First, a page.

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Anschauliches Denken und Arbeitsgedächtnis: Kognitive und kortikale Prozesse


Knauff,  M
Department Human Perception, Cognition and Action, Max Planck Institute for Biological Cybernetics, Max Planck Society;

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Knauff, M. (2002). Anschauliches Denken und Arbeitsgedächtnis: Kognitive und kortikale Prozesse. Psychologische Rundschau, 53, 49-60.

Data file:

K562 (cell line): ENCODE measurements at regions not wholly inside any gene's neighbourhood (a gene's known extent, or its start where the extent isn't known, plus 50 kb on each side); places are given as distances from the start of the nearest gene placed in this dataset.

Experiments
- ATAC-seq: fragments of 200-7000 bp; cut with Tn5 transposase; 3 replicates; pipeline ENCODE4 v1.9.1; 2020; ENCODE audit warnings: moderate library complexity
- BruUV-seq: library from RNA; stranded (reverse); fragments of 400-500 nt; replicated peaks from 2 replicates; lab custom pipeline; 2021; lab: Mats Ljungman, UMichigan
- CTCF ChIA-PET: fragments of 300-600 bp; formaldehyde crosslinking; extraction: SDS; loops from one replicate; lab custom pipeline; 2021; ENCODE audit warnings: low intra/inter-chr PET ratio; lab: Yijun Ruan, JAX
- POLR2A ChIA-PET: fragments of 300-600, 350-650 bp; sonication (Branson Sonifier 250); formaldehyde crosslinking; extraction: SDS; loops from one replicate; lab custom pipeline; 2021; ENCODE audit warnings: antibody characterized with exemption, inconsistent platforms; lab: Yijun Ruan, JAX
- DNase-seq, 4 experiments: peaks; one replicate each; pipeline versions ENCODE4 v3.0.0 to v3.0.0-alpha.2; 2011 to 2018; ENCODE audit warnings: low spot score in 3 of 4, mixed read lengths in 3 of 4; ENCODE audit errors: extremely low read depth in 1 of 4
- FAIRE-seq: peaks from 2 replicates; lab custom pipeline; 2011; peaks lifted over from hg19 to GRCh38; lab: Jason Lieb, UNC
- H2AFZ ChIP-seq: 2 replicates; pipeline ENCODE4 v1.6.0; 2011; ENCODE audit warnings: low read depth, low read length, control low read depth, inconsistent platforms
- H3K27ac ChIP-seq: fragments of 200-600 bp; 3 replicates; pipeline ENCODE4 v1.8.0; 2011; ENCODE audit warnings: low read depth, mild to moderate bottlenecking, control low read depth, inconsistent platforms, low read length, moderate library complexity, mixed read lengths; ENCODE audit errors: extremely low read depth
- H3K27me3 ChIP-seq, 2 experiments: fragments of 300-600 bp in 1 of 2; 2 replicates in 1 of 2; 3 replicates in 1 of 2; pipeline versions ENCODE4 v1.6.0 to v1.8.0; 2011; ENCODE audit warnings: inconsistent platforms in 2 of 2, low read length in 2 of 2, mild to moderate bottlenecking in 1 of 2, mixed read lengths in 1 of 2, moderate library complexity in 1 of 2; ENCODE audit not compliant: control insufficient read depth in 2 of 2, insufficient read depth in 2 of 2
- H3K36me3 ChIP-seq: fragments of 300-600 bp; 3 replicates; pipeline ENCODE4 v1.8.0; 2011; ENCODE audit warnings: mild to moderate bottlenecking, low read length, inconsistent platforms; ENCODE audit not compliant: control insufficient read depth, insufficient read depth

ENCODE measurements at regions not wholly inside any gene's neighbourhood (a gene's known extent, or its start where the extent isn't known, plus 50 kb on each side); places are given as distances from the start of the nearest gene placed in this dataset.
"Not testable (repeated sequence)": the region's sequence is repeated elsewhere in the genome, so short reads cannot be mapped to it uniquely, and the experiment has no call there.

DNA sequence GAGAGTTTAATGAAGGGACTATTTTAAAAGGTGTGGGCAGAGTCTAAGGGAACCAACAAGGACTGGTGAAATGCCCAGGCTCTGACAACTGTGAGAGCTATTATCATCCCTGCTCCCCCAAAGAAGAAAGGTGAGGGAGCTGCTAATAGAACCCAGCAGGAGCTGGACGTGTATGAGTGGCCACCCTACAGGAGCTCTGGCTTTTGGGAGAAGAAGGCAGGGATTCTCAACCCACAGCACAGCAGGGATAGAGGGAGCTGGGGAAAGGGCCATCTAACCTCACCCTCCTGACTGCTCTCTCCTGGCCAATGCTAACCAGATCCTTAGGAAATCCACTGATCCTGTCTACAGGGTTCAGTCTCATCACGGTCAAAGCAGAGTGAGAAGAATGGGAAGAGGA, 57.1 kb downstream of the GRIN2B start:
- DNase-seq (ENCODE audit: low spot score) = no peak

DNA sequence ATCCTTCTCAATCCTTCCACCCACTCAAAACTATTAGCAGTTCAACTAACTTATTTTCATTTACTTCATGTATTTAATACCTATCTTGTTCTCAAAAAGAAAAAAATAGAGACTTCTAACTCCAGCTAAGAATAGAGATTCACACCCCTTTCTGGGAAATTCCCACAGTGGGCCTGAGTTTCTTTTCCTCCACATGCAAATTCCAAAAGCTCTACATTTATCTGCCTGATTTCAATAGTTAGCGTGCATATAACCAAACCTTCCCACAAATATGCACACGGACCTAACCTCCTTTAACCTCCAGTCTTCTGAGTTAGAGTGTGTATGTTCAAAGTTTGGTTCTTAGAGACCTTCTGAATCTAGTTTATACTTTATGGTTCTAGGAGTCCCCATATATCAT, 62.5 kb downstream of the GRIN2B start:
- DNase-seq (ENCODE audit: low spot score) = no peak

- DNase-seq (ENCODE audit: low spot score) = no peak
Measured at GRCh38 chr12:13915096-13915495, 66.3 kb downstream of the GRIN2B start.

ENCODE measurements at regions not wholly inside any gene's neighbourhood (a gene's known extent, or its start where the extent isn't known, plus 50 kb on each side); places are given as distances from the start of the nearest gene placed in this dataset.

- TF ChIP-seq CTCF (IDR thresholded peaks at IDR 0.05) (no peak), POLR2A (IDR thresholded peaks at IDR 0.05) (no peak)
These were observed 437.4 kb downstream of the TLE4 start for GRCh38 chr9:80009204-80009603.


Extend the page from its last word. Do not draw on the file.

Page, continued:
Imaginary thinking is a vital, basic element of human cognition. However, in the psychological laboratory, the findings regarding the effect of imageability on reasoning remain inconsistent. The starting point of the following work is the assumption that the inconsistencies arise from a confounding of visual and spatial processes in working memory. We give an overview of recent research (mainly on deductive reasoning), including our own results: secondary tasks of different modalities which preoccupy spatial working memory interfere with imaginary reasoning, whereas purely visual secondary tasks have no effect. Moreover, reasoning with materials that are easy to envisage spatially promote reasoning performance, while purely visual imageability can even impair reasoning. Furthermore, in studies using functional magnetic resonance imaging (fMRI), increased activation was found in brain regions that are associated with spatial working memory, but not in visual working memory areas. Apparently, imaginary reasoning – contrary to popular belief – has to do with spatial rather than visual representations and processes in working memory